|TITLE||Exploring the Impact of Spiritual and Transformational Leadership Practices on Faith Work Integration among Christian Business Peer Advisory Groups|
|RESEARCHER||Lawrence D. Holt
School of Leadership
Piedmont International University (North Carolina)
Unpublished doctoral dissertation: April 2019
The purpose of the study was test to what extent, if any, does transformational and spiritual leadership practices significantly impact member work-faith integration within a Christian business peer advisory group.
The proposed subjects (N=2152) of the predictor variable of this study are the peer advisory group leaders, also known as chairs, of the C12 group (a for-profit organization providing Christian leadership, peer-advisory services by way of local franchises strategically placed within major metropolitan hubs). Among the 532 who completed the LPI-Observer, the Love of God Survey (Zigarelli, 2014) and Faith at Work Survey (Lynn, Naughton & VanderVeen, 2009), were 459 men and 73 women, and their average age was 49 years. Most participants (45%) indicated their church affiliation as non-denominational and the largest denominational group were Baptists (25%). Internal reliability coefficients in this study were .95 for the LPI overall and .83 Model, .90 Inspire, .89 Challenge, .78 Enable, and .89 Encourage. Sixty-four of the 96 C12 chairs participated, mostly men (95%) and internal reliability from this group on the LPI overall was .94, and .72 Model, .92 Inspire, .87 Challenge, .80 Enable, and .92 Encourage.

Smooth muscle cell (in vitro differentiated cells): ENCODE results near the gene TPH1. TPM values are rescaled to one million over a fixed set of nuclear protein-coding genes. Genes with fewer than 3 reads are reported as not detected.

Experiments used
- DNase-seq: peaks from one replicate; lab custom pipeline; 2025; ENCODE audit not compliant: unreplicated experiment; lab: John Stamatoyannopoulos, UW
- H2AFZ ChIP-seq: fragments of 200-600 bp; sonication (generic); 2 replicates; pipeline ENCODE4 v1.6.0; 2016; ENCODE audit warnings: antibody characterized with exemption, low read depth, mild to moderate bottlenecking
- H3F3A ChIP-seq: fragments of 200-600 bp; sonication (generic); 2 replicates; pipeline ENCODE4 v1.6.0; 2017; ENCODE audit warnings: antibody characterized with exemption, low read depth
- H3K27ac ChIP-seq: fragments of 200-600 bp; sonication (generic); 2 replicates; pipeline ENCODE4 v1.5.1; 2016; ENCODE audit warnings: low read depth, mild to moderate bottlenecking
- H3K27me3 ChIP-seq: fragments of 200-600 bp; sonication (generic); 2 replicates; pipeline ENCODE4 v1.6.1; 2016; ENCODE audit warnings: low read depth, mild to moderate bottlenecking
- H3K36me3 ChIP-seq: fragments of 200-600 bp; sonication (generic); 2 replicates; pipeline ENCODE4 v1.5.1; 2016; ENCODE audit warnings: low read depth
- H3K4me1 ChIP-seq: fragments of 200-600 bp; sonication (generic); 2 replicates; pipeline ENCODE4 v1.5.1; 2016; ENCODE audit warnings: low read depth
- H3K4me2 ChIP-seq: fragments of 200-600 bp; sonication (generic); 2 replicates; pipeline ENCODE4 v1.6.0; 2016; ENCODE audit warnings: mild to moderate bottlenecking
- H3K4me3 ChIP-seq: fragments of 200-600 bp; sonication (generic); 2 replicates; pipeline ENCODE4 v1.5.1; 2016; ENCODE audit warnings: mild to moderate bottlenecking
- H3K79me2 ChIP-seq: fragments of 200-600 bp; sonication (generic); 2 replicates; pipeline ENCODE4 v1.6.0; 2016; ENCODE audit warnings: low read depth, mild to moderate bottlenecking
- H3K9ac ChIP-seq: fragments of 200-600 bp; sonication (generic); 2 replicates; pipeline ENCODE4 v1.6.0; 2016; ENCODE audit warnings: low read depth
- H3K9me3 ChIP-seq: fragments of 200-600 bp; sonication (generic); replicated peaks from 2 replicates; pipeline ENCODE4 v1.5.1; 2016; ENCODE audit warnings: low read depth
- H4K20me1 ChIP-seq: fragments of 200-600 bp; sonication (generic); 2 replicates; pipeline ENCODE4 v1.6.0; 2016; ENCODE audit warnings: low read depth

Enable was the leadership practice most used, followed by Inspire, Model and Encourage, then Inspire, and Challenge.
Four model designs were tested based on the four research questions of the study. A preliminary multiple regression was performed between the two overall independent variables of the study that did demonstrate an association between the overall LGS and the overall LPI. No significant association was observed between the overall LPI and the overall scale for faith at work (FWS), the relationship between the overall LPI and the FWS equally failed to yield a statistically significant outcome, and, finally, the test of the overall scales combined the LPI and LGS to evaluate the effect of the interactions among the scales, controlling for covariates against the FWS and in this scenario, both overall predictors were not significant.
Encourage was the only leadership practice to show a significant relationship (negative) with a subscale of the LGS (Relationship with God). Model showed a significant positive relationship with three of the FWS (Relationship, Meaning, and Giving), and Challenge had a significant negative relationship with all five subscales of FWS.